East Baton Rouge Woman Owes Full Medical Payments For Failure to inform Medicaid of Lawsuit

pills-1158992-1024x683Patricia Jolynn Paulsell-Lathrop (Ms. Paulsell) was injured in a motorcycle accident on June 13, 2005. She, consequently, needed extensive medical care. Her health insurance company covered some of the medical costs. The Louisiana Department of Health and Hospitals- Medicaid Program (DHH) covered some additional costs. According to DHH, Ms. Paulsell received $69,131.92 in medical assistance payments from June 13, 2005 through December 8, 2008.

On December 11, 2008 Ms. Paulsell settled a lawsuit she had with the Louisiana Department of Transportation and Development (DOTD) seeking damages for her motorcycle injury.

Here is where it gets a little tricky- according to La.R.S. 46:446(B) DHH must be given notice within 30 days of any settlement stemming from an event that caused an injury requiring DHH assistance by any person who received DHH benefits; failing to provide notice of the settlement causes the benefits recipient to be responsible for total payments received.

In short, if a person is injured by the fault of another and needs state help for medical treatment, the injured party must inform the state if they receive money from the injury or the state medical benefits are due in full.

The policy thinking in the statute is clear. The state wants to help people injured in an accident, but also wishes to recoup the financial help if the injured party gets paid down the road. The notice requirement allows the state to decide how much, if any, the benefits recipient must pay back. Absent notice, a beneficiary who received a settlement payout must pay the full amount back, as a deterrent against parties not giving notice.

The Court of Appeal First Circuit agreed with the trial court and determined that Ms. Paulsell did owe the $69,132.92 amount because the statute must been very literally read. The Court relied on case law to decide how intently a statute must be read. Accordingly, statutes of this nature must be strictly construed. Oubre v. Louisiana Citizens Fair Plan, 11-0097, p. 12 (La. 12/16/11), 79 So. 3d 987, 997.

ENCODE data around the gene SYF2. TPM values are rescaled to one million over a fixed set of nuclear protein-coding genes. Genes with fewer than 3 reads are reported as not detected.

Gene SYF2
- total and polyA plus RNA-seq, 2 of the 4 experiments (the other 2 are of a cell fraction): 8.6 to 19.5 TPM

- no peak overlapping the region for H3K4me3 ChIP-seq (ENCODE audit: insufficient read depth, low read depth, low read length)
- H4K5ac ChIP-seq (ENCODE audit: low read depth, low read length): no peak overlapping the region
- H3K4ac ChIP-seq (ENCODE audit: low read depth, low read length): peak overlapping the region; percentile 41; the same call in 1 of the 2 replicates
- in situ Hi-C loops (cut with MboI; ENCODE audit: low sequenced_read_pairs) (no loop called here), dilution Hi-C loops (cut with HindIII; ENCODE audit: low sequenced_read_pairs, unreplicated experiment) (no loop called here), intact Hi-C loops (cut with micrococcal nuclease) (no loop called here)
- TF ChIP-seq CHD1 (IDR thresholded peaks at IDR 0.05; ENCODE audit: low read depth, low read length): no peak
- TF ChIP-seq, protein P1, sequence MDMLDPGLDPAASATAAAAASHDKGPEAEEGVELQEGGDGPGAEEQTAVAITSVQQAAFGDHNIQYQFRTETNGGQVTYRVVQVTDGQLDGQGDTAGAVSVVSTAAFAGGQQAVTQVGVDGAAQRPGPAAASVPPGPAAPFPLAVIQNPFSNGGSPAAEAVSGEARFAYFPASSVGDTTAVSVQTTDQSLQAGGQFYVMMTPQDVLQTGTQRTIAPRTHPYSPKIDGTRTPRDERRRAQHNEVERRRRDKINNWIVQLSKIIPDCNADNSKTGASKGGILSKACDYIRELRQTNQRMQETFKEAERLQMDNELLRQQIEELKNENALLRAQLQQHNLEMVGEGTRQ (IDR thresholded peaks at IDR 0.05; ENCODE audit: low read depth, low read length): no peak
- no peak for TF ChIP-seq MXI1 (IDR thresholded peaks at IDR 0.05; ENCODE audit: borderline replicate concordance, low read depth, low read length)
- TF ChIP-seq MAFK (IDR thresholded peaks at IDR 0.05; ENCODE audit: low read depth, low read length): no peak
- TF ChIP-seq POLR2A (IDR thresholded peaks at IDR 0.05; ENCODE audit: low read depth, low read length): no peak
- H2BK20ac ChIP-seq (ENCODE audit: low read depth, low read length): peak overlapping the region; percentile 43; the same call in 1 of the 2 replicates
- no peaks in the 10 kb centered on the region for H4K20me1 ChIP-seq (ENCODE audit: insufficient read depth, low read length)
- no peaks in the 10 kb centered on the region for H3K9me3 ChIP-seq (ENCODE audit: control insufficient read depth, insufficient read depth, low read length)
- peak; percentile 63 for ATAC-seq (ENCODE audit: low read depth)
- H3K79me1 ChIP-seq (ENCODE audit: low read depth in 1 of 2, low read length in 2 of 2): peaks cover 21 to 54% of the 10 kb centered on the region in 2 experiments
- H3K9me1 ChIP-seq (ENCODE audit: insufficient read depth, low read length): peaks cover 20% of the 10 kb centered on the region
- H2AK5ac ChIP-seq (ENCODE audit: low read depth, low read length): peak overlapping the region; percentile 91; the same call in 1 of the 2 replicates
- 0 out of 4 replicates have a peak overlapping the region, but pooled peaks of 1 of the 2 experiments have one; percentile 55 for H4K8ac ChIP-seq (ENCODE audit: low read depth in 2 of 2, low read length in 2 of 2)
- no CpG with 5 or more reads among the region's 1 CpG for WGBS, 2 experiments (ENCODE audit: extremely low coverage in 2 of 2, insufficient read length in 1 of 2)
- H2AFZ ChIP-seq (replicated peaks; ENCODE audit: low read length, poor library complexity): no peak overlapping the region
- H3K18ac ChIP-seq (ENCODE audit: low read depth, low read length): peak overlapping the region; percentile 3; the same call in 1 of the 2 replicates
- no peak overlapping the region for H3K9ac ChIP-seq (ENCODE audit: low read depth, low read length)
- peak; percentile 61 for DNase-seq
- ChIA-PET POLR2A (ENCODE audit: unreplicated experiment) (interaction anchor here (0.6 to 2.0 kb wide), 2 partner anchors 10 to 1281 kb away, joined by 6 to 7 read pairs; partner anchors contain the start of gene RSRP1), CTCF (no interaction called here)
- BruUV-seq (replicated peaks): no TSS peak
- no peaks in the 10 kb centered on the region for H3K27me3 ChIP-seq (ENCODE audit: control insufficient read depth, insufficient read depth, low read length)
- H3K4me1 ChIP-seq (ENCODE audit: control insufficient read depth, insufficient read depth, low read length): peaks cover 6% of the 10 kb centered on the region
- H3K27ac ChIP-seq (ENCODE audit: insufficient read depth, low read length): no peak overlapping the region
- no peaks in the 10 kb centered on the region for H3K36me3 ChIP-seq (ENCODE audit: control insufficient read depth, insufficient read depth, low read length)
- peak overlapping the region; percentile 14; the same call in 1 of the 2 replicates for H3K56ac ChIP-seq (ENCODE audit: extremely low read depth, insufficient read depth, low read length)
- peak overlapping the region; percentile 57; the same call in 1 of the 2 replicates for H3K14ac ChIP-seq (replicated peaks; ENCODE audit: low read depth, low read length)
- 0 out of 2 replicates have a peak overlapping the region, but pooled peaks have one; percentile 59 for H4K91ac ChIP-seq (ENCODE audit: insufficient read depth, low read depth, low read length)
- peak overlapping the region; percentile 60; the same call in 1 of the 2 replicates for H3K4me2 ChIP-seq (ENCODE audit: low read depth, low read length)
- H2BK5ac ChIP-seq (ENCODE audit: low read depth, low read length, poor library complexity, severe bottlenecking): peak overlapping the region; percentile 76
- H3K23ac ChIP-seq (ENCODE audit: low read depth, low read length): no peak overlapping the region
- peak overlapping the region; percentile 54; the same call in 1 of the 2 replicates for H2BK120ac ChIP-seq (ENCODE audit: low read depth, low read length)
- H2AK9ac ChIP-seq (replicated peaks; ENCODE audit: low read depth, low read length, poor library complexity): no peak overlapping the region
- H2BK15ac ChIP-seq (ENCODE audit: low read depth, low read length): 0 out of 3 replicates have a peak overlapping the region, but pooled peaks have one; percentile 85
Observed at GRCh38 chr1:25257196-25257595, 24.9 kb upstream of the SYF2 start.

The Court determined that the statute must be read almost literally, or strictly construed with little flexibility in the application of the statute, because of the public good. Simply not knowing of a statute does not alleviate a person of duties stemming from the statute. As such, some of the issues in this case could not be considered.

For example, Ms. Paulsell argued that she did not know she needed to inform DHH of the settlement and thus should not be responsible for the owed amount- which seems like a good excuse, right? Even if the Court had believed her, which they do not seem to, her lack of knowledge about giving notice cannot be considered because the statute must be read in a literal way, without flexibility. Simply put, she violated the statute and that is that in a very black and white way.

Situations such as this must be a relative common occurrence. A person gets hurt in an automobile accident and gets state help paying medical bills. Later the injured person sues whoever was responsible for hurting them and gets money as compensation for the injury. Parties in recovery lawsuits should always consider two things. One the possibility that they may own the medical assistance money back when negotiating a settlement and two, make sure to provide notice to the agency of the settlement. Otherwise, a sizable chunk of the settlement may become due to reimburse the medical assistance payments.

Additional Sources: JUANITA CHRISTINE PAULSELL, AS CURATOR OF THE INTERDICT PATRICIA JOLYNN PAULSELL-LATHROP VERSUS STATE OF LOUISIANA, DEPARTMENT OF TRANSPORTATION AND DEVELOPMENT, MICHAEL A. LAVIOLETTE, ABC HELMET DISTRIBUTING COMPANY, DEF LABELING COMPANY, GHI HELMET MANUFACTURING COMPANY, AND XYZ INSURANCE COMPANY

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